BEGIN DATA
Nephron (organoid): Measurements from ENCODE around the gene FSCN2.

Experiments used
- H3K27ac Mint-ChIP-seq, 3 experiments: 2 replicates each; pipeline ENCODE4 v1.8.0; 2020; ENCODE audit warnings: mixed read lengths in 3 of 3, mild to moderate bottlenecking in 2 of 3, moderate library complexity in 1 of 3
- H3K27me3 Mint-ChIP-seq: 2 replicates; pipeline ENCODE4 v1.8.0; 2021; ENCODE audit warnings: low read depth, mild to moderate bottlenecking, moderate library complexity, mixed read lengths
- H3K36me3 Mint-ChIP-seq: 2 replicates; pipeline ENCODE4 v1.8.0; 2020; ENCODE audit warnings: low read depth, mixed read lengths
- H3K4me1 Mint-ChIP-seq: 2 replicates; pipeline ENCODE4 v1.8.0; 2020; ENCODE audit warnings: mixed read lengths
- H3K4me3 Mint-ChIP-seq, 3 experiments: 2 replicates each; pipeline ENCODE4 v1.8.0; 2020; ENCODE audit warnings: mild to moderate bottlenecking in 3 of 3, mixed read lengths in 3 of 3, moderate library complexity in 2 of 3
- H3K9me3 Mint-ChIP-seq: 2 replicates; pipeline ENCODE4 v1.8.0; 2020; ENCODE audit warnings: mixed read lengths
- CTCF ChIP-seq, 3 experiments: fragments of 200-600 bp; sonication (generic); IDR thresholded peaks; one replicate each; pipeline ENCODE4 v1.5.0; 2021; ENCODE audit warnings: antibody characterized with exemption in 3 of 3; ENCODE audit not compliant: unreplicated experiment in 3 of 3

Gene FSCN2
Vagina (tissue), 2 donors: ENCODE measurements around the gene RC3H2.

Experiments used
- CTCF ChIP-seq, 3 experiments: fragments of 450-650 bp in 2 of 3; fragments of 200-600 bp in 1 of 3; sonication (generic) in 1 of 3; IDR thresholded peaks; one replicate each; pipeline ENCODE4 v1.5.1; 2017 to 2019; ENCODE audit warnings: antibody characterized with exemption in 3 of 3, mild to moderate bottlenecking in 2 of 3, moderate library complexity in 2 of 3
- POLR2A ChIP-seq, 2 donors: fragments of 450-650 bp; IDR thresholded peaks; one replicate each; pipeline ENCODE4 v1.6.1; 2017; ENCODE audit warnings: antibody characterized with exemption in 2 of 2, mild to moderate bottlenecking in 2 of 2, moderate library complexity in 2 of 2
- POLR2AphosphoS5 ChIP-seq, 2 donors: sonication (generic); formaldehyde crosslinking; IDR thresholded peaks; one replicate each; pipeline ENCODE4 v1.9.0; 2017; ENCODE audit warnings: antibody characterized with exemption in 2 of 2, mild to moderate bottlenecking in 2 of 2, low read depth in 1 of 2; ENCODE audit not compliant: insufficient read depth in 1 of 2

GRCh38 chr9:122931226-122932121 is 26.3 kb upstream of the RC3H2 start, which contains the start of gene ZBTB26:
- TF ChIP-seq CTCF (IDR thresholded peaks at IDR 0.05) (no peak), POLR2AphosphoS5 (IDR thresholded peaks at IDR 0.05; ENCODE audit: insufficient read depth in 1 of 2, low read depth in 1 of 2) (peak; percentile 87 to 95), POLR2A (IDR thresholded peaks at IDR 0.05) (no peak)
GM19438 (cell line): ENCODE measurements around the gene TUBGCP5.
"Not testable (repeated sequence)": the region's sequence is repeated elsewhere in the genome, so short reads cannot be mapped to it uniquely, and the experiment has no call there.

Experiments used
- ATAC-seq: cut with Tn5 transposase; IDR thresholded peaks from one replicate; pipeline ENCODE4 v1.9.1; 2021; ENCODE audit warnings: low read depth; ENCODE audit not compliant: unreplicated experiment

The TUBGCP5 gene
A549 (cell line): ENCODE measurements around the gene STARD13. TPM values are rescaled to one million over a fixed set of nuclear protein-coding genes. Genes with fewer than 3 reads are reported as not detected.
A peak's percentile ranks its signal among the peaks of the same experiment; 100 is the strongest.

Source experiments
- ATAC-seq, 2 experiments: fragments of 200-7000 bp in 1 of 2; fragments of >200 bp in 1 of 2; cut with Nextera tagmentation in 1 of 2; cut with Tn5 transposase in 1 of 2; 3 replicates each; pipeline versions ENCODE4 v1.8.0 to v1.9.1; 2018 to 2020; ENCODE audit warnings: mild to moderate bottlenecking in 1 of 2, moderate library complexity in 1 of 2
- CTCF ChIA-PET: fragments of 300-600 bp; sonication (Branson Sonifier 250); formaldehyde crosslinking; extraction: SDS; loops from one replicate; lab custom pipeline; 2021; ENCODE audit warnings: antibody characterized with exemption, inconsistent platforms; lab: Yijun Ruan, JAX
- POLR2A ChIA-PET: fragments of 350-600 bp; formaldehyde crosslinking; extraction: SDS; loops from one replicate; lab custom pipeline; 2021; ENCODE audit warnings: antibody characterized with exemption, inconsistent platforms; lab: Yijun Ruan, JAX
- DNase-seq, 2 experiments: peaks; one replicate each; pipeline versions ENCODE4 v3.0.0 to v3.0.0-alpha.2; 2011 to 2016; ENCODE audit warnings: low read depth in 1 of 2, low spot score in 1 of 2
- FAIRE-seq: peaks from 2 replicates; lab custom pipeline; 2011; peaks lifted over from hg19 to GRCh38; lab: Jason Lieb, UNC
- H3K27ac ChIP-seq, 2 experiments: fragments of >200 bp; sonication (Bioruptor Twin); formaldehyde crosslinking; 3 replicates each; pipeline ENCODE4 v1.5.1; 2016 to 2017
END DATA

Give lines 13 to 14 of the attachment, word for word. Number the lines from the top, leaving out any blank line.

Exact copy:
- CTCF ChIP-seq, 3 experiments: fragments of 450-650 bp in 2 of 3; fragments of 200-600 bp in 1 of 3; sonication (generic) in 1 of 3; IDR thresholded peaks; one replicate each; pipeline ENCODE4 v1.5.1; 2017 to 2019; ENCODE audit warnings: antibody characterized with exemption in 3 of 3, mild to moderate bottlenecking in 2 of 3, moderate library complexity in 2 of 3
- POLR2A ChIP-seq, 2 donors: fragments of 450-650 bp; IDR thresholded peaks; one replicate each; pipeline ENCODE4 v1.6.1; 2017; ENCODE audit warnings: antibody characterized with exemption in 2 of 2, mild to moderate bottlenecking in 2 of 2, moderate library complexity in 2 of 2